International competitiveness hinges on policy pivot

Daniel Paperny for FinTech Australia

The federal governments $1.1 billion National Innovation and Science Agenda must be expanded with greater consideration placed on immigration and trade policy to help advance Australia as an attractive hub for both local and foreign entrepreneurs, according to a panel of fintech leaders.

Speaking as part of a panel session examining the health of Australias FinTech Ecosystem, Brighte founder and CEO Katherine McConnell said a commitment by the federal government to entrepreneurship through its Innovation Agenda should place greater emphasis on loosening restrictions around its current Entrepreneur Visa if Australia is to attract highly-skilled individuals to its shores and remain internationally competitive.

I think the Turnbull governments Innovation Agenda needs to be far broader in terms of how it focuses on policy; it needs to extend an innovation lens and criteria to immigration policy, to industry and trade, McConnell said.

I think this innovation criteria really needs to extend to other areas of government too and its something that will have long term implications for many of you in this room.

Currently, the federal governments Innovation Agenda provides an Entrepreneur Visa for international entrepreneurs who want to develop or commercialise their innovative ideas in Australia, however applicants must have $200,000 in funding from what is termed a specified third party or approved investor to be considered.

A joint submission by Fintech Australia, StartupAUS and TechSydney in June this year argued in favour of relaxing these visa restrictions, particularly as funding tends to come from either venture capital (VC) investments, government grants, or specified higher education providers.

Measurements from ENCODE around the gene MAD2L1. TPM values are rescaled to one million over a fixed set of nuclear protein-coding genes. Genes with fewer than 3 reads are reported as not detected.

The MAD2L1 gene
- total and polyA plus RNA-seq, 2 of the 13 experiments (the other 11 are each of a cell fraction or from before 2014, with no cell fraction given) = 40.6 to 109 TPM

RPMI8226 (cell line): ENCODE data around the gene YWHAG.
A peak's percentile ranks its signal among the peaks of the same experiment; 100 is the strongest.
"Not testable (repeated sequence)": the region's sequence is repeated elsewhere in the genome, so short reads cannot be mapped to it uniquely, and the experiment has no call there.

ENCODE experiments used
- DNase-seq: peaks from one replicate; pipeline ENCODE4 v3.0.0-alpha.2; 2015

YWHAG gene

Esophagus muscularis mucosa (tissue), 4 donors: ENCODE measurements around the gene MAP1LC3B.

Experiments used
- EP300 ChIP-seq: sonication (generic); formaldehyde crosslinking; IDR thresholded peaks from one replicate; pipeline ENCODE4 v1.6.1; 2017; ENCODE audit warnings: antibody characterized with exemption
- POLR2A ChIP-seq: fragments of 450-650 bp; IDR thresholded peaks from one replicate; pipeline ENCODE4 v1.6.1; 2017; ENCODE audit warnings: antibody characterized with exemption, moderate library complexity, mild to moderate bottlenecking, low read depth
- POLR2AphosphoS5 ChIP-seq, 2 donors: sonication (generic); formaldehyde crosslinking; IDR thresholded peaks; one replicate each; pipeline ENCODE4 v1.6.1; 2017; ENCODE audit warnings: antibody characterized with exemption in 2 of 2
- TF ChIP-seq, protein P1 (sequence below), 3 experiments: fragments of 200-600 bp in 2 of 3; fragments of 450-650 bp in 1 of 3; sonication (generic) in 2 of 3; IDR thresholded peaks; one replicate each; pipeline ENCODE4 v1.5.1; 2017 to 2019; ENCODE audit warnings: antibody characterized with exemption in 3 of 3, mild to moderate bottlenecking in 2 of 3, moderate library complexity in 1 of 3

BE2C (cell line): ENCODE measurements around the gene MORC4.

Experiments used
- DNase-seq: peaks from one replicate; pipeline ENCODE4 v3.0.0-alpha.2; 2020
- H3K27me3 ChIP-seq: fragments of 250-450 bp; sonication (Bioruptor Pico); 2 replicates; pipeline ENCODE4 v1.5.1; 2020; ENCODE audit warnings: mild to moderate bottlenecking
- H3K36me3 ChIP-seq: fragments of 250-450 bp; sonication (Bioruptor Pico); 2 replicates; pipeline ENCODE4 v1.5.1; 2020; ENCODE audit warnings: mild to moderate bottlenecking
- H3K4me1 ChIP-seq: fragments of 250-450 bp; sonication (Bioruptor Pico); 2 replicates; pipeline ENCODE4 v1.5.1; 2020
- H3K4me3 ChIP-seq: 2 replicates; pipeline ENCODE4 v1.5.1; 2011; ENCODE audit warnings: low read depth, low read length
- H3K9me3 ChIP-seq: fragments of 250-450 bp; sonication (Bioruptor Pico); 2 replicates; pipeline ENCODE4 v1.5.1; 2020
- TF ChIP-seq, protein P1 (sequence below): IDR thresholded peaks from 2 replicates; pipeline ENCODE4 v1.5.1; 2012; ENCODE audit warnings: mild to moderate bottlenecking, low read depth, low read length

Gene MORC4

For the majority of applicants, the current restrictions will require a start-up raising $200,000 from established Australian VCs before they are eligible to apply for the visa, the submission stated.

This presents a very significant barrier given that many Australian VCs do not invest in seed stage enterprises.

York Butter Factory chair and ex-ANZ Bank chief executive officer Mike Smith said that while the federal government had shown a willingness to participate in discussions surrounding what was needed to make Australia more competitive on a regional front as a hub for innovation, there was still an awfully long way to go in terms of policy reform.

Innovation is critical for our future, that is whats going to provide the jobs for our kids and our kids kids. Its about getting hold of the new economy and thats what the government must look at, he said.

Airtree Ventures partner James Cameron agreed, saying that innovation had come to be seen as a dirty word and while state governments had worked hard on cultivating the local fintech ecosystem, the onus was on the federal government to enact real policy reform and better articulate Australias vision for becoming internationally competitive and attract offshore talent.

If we are unable to craft an innovation story which is inclusive and deals well with the reality that in 20 years time, the work environment for the general population is going to be very different, then we are going to be faced with real problems and we must address this from a policy perspective, Cameron said.

Daniel Paperny was formerly a senior journalist for trade publication Financial Observer and now works as an Account Manager for Media & Capital Partners.

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